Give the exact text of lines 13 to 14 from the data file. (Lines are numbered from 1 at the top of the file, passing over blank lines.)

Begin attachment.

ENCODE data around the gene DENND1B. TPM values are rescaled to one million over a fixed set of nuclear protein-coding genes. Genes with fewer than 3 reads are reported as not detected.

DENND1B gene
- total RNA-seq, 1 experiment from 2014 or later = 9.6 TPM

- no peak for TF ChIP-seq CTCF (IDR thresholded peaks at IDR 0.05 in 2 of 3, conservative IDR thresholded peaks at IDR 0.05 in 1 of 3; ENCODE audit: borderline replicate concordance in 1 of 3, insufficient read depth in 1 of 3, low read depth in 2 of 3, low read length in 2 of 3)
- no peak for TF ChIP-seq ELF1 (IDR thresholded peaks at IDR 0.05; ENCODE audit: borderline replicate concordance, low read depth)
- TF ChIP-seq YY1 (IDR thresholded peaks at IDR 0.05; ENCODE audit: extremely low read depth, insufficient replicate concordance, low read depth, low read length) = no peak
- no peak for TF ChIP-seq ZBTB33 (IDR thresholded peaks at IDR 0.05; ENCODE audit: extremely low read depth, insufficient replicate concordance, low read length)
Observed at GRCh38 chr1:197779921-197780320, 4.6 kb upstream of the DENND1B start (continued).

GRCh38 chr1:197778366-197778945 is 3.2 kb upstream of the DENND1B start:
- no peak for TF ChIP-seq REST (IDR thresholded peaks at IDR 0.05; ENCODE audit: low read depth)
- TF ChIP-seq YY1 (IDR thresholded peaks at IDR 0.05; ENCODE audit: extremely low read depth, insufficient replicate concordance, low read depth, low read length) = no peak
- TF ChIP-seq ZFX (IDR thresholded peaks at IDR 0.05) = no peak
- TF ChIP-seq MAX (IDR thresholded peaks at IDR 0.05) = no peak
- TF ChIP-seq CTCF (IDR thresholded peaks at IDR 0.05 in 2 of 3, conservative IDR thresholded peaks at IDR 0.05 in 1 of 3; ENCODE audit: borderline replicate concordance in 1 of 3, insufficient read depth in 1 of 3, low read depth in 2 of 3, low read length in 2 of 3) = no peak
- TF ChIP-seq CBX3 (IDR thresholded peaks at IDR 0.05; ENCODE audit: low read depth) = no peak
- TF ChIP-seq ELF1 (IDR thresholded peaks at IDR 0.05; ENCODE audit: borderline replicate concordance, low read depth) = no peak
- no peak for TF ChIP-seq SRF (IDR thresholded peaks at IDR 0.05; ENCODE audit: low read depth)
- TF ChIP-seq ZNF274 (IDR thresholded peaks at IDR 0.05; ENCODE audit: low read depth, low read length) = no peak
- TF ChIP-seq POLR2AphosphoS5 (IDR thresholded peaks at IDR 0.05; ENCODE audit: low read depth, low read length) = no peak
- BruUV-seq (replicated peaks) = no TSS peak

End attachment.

- TF ChIP-seq MAX (IDR thresholded peaks at IDR 0.05) = no peak
- TF ChIP-seq CTCF (IDR thresholded peaks at IDR 0.05 in 2 of 3, conservative IDR thresholded peaks at IDR 0.05 in 1 of 3; ENCODE audit: borderline replicate concordance in 1 of 3, insufficient read depth in 1 of 3, low read depth in 2 of 3, low read length in 2 of 3) = no peak